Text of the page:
there are no good messages at all, S-nail types “no applicable messages” and aborts the
command. The arguments to commands can be quoted, using the following methods:

· An argument can be enclosed between paired double-quotes ‘"argument"’ or single-
quotes ‘'argument'’; any white space, shell word expansion, or backslash
characters (except as described next) within the quotes are treated literally as
part of the argument. A double-quote will be treated literally within single-
quotes and vice versa. Inside such a quoted string the actually used quote
character can be used nonetheless by escaping it with a backslash ‘\’, as in
‘"y\"ou"’.
· An argument that is not enclosed in quotes, as above, can usually still contain
space characters if those spaces are backslash-escaped.
· A backslash outside of the enclosing quotes is discarded and the following
character is treated literally as part of the argument.
· An unquoted backslash at the end of a command line is discarded and the next line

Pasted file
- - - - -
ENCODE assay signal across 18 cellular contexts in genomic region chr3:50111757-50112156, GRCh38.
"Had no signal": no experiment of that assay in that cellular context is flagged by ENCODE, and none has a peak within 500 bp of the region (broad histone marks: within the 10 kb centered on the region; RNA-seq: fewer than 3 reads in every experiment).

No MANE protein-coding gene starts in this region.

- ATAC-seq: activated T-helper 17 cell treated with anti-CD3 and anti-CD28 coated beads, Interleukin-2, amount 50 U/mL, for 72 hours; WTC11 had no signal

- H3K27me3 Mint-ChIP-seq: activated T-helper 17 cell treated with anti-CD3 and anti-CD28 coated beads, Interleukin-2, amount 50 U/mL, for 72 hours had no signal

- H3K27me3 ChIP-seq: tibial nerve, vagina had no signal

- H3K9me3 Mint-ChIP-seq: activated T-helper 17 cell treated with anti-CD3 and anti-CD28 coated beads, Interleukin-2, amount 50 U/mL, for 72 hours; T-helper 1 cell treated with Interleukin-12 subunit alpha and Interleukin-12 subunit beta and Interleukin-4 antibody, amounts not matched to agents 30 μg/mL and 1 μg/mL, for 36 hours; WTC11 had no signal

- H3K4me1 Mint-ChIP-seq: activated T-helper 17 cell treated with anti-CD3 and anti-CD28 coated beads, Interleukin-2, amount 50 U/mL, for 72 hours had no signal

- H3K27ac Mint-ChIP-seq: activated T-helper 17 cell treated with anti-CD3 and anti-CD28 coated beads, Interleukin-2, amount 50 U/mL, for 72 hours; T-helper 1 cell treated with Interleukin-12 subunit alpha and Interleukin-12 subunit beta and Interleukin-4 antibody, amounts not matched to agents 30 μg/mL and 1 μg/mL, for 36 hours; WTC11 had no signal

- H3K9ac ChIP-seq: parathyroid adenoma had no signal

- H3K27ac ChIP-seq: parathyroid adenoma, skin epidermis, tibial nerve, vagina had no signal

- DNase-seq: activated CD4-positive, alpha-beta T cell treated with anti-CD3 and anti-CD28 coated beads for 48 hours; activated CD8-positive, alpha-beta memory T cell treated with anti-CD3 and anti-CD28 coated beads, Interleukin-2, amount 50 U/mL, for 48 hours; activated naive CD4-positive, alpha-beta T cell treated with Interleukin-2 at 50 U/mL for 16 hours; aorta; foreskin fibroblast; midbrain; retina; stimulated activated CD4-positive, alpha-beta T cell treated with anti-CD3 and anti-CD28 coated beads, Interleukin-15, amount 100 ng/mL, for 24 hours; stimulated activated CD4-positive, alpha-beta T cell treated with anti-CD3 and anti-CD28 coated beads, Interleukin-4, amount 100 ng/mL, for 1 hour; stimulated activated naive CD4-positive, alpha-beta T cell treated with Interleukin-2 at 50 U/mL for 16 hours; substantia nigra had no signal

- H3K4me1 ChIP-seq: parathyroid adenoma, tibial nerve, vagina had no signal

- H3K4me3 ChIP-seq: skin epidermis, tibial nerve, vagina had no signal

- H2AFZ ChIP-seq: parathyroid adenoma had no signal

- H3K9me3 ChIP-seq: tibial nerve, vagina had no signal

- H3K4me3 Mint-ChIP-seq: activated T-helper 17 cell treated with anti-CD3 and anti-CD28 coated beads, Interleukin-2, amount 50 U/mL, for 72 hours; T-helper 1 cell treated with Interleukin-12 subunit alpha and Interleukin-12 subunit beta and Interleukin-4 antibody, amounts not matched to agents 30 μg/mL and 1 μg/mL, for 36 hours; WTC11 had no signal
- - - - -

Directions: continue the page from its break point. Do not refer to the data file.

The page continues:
continues the command.

Filenames, where expected, are subsequently subjected to the following transformations, in
sequence:

· If the filename begins with an unquoted plus sign, and the folder variable is
defined, the plus sign will be replaced by the value of the folder variable
followed by a slash. If the folder variable is unset or is set to null, the
filename will be unchanged.
· Shell word expansions are applied to the filename. Compatibility note: on the
long run support for complete shell word expansion will be replaced by an
internally implemented restricted expansion mechanism in order to circumvent
possible security impacts through shell expansion. Expect that a growing number
of program parts only support this restricted syntax:

Meta expansions are applied to the filename: leading tilde characters (‘~/’) will